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Tom Petty: The stage is his workplace
By Rod Lockwood
Toledo Blade — Sunday, January 8, 2006
CONVERSATIONS WITH TOM PETTY. By Paul Zollo. Omnibus Press. 330 pages. $24.95.
Among the great American songwriters of the past 20 years, Tom Petty is undoubtedly the most consistent and durable.
Bob Dylan is mercurial to a fault, as unpredictable as he is brilliant. Bruce Springsteen suffered a mid-career creative slump that took him about 10 years to work his way out of, and even now he seems a bit too content flowing the same thematic ground.
Lou Reed, John Mellencamp, Joni Mitchell and Paul Simon have pretty much disappeared, leaving room for artists like John Hiatt, Lyle Lovett, Lucinda Williams, and a few others who produce a steady stream of excellent work that never achieves the commercial status it deserves.
There are others to be accounted for, but when you consider creative viability, popular success — as measured in record sales and concert receipts — and artistic credibility, Petty’s in a class all his own.
Which is why he deserves the 330-page “in his own words” tome Conversations With Tom Petty. Notoriously shy of the press and certainly no industry glad-hander, he’s earned the opportunity to prattle on about his career of 40-odd years. He’s got a lot to say about the music industry, famous pals like Bob Dylan, Roy Orbison, and George Harrison, and his huge catalog of hits.
Paul Zollo is the questioner for this effort, and he’s an exceptional sounding board for Petty, who comes across as a likable fellow; honest, thoroughly committed to his craft, and a decent guy who can occasionally be brutally dictatorial when it comes to how his music should be made and marketed.
Zollo, the author of Songwriters on Songwriting, which includes interviews with dozens of musicians, actually took the time to learn some of Petty’s songs, making his questions informed and at times a bit wonky for nonmusicians.
At one point he notes that “Refugee,” Petty’s 1980 hit, contains a chord pattern that is F sharp minor, A, and E, which, let’s face it, only someone who knows his way around a fret board will understand.
But this level of detail also is a plus for Conversations because it clearly puts Petty at ease to have someone speak his language, Consequently, he discusses at length how he discovered music by seeing Elvis Presley at a film shoot in Florida, where he grew up in the ’50s and ’60s, and developing a passion that still fuels him.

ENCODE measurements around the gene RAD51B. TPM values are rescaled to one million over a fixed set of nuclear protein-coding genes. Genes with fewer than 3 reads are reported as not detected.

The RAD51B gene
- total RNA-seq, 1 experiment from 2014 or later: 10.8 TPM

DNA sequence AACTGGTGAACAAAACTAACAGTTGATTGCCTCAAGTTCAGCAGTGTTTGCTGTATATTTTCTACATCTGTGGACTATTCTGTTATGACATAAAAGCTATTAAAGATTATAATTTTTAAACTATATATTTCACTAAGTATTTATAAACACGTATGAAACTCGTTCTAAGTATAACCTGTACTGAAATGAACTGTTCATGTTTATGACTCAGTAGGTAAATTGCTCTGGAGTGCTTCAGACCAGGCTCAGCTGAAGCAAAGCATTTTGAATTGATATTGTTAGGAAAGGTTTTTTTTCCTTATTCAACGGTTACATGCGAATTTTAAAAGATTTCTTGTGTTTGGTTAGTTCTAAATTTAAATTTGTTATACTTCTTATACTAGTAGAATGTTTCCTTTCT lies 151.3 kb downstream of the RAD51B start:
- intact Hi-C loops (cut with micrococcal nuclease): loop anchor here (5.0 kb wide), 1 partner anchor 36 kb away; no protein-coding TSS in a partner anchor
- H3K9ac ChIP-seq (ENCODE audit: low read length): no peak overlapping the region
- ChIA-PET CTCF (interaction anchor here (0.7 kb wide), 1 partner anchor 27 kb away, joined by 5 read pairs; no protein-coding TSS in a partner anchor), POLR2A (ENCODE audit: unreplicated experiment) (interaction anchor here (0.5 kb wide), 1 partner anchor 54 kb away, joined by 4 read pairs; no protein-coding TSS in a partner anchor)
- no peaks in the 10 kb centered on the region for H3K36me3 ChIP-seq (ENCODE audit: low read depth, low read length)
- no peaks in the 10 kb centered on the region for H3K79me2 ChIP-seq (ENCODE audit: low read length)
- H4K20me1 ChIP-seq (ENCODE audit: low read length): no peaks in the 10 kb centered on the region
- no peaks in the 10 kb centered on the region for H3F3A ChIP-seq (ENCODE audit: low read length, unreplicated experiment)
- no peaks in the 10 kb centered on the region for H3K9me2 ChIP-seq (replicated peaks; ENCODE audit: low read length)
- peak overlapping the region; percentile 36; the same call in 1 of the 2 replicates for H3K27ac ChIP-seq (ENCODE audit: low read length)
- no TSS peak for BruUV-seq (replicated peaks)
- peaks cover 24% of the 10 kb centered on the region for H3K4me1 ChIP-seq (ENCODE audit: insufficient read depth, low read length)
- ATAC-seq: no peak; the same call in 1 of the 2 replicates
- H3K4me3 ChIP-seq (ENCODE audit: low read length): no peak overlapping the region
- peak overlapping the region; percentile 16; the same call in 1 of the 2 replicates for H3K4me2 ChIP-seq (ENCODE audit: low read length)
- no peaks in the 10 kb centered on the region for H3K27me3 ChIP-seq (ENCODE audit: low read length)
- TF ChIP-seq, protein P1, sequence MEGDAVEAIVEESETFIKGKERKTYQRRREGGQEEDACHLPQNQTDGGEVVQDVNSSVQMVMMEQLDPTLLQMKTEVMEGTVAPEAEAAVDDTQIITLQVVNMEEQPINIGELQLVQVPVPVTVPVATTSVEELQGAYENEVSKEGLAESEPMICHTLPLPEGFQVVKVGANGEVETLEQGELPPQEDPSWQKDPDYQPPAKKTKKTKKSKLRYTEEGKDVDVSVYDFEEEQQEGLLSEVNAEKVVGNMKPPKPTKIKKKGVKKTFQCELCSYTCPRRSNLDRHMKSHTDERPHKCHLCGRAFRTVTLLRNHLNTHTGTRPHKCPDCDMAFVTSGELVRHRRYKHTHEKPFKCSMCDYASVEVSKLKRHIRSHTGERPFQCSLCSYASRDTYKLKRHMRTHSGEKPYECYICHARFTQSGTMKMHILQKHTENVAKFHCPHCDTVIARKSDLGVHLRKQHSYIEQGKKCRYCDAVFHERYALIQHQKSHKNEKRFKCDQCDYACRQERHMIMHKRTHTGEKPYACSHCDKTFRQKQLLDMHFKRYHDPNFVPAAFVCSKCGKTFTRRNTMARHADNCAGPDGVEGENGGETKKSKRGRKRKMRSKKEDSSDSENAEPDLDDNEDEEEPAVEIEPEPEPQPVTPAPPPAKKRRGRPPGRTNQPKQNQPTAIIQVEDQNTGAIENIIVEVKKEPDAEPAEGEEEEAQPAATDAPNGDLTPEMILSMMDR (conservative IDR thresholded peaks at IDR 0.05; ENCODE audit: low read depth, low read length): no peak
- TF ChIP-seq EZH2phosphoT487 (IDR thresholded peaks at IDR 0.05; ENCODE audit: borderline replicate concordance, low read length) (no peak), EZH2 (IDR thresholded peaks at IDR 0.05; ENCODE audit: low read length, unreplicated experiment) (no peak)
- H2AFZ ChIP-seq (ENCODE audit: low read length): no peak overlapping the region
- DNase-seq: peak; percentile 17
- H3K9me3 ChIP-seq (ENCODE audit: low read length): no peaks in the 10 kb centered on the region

Part of what is remarkable about Petty is how much he was consumed by music at a very early age — 11. He talks in the book about how he began playing in bands when he was just an adolescent, and getting paid for it, missing out on virtually every coming-of-age milestone that other kids take for granted.
He never went to a prom, never played sports, and was routinely kicked out of school for having long hair and a bad attitude.
“I was never in the in-crowd at school,” he tells Zollo. “I always saw it as irrelevant after I started to become a professional musician at the age of 15. The whole social circle seemed completely irrelevant to me…
“I still suffer that today because, like, my wife and her friends, they’ll get out their school albums and talk about school, and I have nothing to relate to.”
He’s not complaining, though, and after a relatively brief but interesting exploration of his family and childhood, the book digs into his career, which took him from obscurity in Florida in the mid-’70s to a huge following and a string of hits like “Breakdown,” “I Won’t Back Down,” and “You Don’t Know How It Feels.”
Petty’s story is one of determinism an hard work. From early on, when he fought efforts to raise the price of albums, to his last disc, the anti-corporate concept album “The Last DJ,” he’s never hesitated to take on the record company bean-counters and argue for artistry over commerce.
Because his life has been devoted to music, Petty doesn’t spend much time talking about personal issues. He makes mention of the problems he went through when he divorced his first wife, an ugly affair that he says he’s not allowed to talk about because of a legal settlement, but generally everything is in the context of his music.
The best passages are the ones about his creative process, which is generally collaborative, whether it’s with his long-time backing band the Heartbreakers (especially guitarist Mike Campbell) or buddies like Dylan, Harrison, Johnny Cash, Dave Stewart of Eurythmics, or Jeff Lynne.
As you might expect, Petty has nothing bad to say about these guys who are his friends and peers, but his accounts of hanging out with them and making music serve as a welcome humanization of some people who have spent too long on pedestals.
Of Dylan, he says, “I’ll tell you this about him: I saw a lot of people running circles around Bob, being afraid of him, or afraid to say what was on their mind. Trying to anticipate what he was trying to say or do. I always found that if I asked Bob a direct question, I would get a direct answer. So maybe our friendship wasn’t that difficult because I made up my mind that I would treat him like anybody else.”
Conversations works because Petty and Zollo treat everything, from writing songs with Harrison to making groundbreaking music videos to why you’ll never catch Petty shaking hands with fans after a concert, as simply a guy doing his job. The result breaks down a wall fans might feel between themselves and Petty, providing a fascinating glimpse of a great songwriter at work.